OPINION: The Perks And Pitfalls Of Self-Funded Politics

Graphic by Cassie Wang

A few young, diverse, candidates who represent the more progressive component of the Democratic Party are choosing not to self-fund their campaigns or rely on political action committee (PAC) donations. Their strategy poses a threat to aging white Republican political donors who have invested enormous amounts of money into politics out of fear of losing power. Candidates relying on small donations from individual donors to seem more relatable take a huge risk, but that risk should get more recognition than it currently does.

Two 2010 Supreme Court cases, Citizens United vs. FEC and then SpeechNow.org vs. FEC, allowed individuals to give an unlimited amount of money to political campaigns through corporations called PACs. Political donors like Sheldon Adelson, Robert Mercer, and Charles and David Koch seized the momentum and stocked up their PAC warchests, raising $176.5 million for Republican candidates in the 2010 midterm elections, which ushered in a new era of pronounced “dark money” in American politics. These billionaire, hedge fund, and climate change deniers hold an unfathomable and unjust amount of political influence because of their wealth and dominion when it comes to maintaining power. None of these men have any interest in working to benefit any other group of people but themselves.

Money is too much of a key determinant in a politician’s success. The Koch brothers have so far invested $400 million into the 2018 midterm elections alone, of which $20 million went to ad buys promoting Paul Ryan’s draconian tax bill.

Tom Steyer, the more ethical Democratic Koch equivalent, has invested $30 million into a lobbying organization to increase millennial voter turnout. While millennial voter turnout is key to Democratic victory in the midterm elections, Steyer has not invested in a Democratic media blitz upholding progressive economic values on a scale even remotely similar to the Koch brothers, which could be necessary to combat their polarizing television and digital ads.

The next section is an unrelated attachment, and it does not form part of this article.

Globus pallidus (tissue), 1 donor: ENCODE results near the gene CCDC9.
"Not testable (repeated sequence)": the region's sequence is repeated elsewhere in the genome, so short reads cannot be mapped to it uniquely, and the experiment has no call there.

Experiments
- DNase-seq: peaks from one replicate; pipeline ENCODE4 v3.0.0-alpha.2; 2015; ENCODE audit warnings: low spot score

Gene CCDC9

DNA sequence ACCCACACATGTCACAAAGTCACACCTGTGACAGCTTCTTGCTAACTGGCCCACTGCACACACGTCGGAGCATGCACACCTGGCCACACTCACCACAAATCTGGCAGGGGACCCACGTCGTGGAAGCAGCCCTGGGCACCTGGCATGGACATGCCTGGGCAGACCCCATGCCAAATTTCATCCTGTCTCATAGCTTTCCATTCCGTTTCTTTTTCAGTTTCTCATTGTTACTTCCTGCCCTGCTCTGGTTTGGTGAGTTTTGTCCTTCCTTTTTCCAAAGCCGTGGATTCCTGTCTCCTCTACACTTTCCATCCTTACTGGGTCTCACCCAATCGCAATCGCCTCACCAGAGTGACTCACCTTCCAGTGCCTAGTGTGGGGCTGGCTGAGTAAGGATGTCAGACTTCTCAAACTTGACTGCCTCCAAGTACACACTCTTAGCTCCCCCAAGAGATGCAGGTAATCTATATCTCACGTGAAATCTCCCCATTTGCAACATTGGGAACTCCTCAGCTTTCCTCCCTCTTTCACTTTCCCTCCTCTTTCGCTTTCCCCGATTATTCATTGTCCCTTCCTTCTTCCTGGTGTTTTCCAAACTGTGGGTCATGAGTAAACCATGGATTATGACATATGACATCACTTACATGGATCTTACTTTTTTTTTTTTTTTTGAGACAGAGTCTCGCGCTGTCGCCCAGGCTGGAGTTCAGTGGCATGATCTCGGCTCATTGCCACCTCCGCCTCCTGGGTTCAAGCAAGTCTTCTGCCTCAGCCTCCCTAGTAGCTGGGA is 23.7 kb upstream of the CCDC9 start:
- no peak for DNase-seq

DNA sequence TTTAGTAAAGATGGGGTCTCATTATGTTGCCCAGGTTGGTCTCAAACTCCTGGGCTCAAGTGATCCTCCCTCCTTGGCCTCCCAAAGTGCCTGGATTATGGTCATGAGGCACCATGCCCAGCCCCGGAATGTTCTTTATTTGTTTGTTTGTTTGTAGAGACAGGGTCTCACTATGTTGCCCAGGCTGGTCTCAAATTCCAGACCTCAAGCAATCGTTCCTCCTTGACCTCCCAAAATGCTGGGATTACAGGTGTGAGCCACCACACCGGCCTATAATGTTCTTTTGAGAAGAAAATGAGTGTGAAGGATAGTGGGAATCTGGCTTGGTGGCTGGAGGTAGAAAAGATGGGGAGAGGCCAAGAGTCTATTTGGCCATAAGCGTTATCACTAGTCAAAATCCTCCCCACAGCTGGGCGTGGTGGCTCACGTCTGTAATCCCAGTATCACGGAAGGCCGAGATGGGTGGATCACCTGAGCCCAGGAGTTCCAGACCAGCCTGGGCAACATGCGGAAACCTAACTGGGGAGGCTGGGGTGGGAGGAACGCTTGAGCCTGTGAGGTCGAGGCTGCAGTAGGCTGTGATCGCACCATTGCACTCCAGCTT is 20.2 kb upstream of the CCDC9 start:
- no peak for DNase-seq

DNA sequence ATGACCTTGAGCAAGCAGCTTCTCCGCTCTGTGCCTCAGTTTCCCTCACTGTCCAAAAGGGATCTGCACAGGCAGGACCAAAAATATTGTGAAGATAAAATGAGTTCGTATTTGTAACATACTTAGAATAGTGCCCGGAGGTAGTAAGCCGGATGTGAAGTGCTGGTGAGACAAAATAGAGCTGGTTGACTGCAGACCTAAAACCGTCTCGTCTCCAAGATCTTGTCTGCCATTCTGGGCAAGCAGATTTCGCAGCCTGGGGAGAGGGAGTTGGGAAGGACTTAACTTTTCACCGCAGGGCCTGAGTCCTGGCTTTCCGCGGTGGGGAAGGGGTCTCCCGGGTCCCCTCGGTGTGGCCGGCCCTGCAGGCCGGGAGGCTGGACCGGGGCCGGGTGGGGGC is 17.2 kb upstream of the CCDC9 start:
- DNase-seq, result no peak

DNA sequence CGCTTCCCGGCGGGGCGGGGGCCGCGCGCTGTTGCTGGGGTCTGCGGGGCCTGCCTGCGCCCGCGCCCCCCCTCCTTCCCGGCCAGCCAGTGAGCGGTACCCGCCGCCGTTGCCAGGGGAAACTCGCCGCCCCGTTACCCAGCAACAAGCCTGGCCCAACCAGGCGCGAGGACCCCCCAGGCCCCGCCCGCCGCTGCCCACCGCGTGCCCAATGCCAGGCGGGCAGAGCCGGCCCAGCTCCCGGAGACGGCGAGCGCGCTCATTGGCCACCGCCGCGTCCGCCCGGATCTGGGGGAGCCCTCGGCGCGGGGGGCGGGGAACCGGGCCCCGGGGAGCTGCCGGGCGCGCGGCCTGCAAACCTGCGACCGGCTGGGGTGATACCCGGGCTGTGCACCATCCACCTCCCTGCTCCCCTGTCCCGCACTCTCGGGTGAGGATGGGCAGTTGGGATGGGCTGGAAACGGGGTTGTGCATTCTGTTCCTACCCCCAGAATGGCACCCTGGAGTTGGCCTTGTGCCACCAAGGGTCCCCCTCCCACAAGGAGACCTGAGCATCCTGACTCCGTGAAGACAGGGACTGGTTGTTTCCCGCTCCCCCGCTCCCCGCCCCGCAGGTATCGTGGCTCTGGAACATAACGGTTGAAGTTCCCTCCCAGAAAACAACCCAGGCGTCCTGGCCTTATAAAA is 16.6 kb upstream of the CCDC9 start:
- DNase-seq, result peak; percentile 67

Beto O’Rourke, a Democratic Congressman from Texas challenging incumbent senator Ted Cruz, is one of two politicians currently elected to the House of Representatives that have pledged not to take money from a leadership PAC, which is unheard of in the current political climate. His choice to rely on individual donations and smaller gifts makes him seem more accessible than Ted Cruz, which is admirable, but risky because it may not pay off his fundraising deficit, similar to other candidates this cycle.

O’Rourke’s campaign social media pages are full of photos and videos of him going on early morning runs with voters, eating late night food with college kids, and speaking openly on protecting “Dreamers,” marijuana legalization, and Medicare for all. He has pledged to visit all of Texas’s counties and make stops in towns where no Senate candidate has gone in decades. His family photos posted on his Twitter page are clearly authentic because his children look surprised that he is taking a photo; he seems normal, like he could be your neighbor running early in the morning with his dog.

Sam Jammal, a Democratic House of Representatives candidate for in California’s 39th Congressional District, a 15-minute drive from Claremont and currently represented by retiring Republican Ed Royce, has the most experience in government working as a Congressional chief of staff and as a part of the Obama administration’s Department of Commerce. However, because he has chosen not to invest any of his own money into his campaign, he is at a deficit of visibility and risks not becoming a nominee in the general election. One of his challengers in the primary has raised $2 million and has never worked in politics before, whereas Sam has not even raised $200,000.

O’Rourke’s and Jammal’s campaigns are two examples that illustrate the Democratic Party’s crisis of relatability: Candidates all over the country want to talk with underrepresented communities to increase voter turnout and not follow conventional fundraising methods but, at the same time, run the risk of not appealing to moderates or potential swing voters, key in a state like Texas or a mixed Congressional district.

The two sides of this crisis should not be irreconcilable differences. Politicians should not have to make a conscious choice to follow the Bernie Sanders fundraising model, only go to rural towns, and subsequently forget people who live in urban areas. Both politicians and the liberal media should treat the electorate as a more inclusive, diverse, and equally valuable group.

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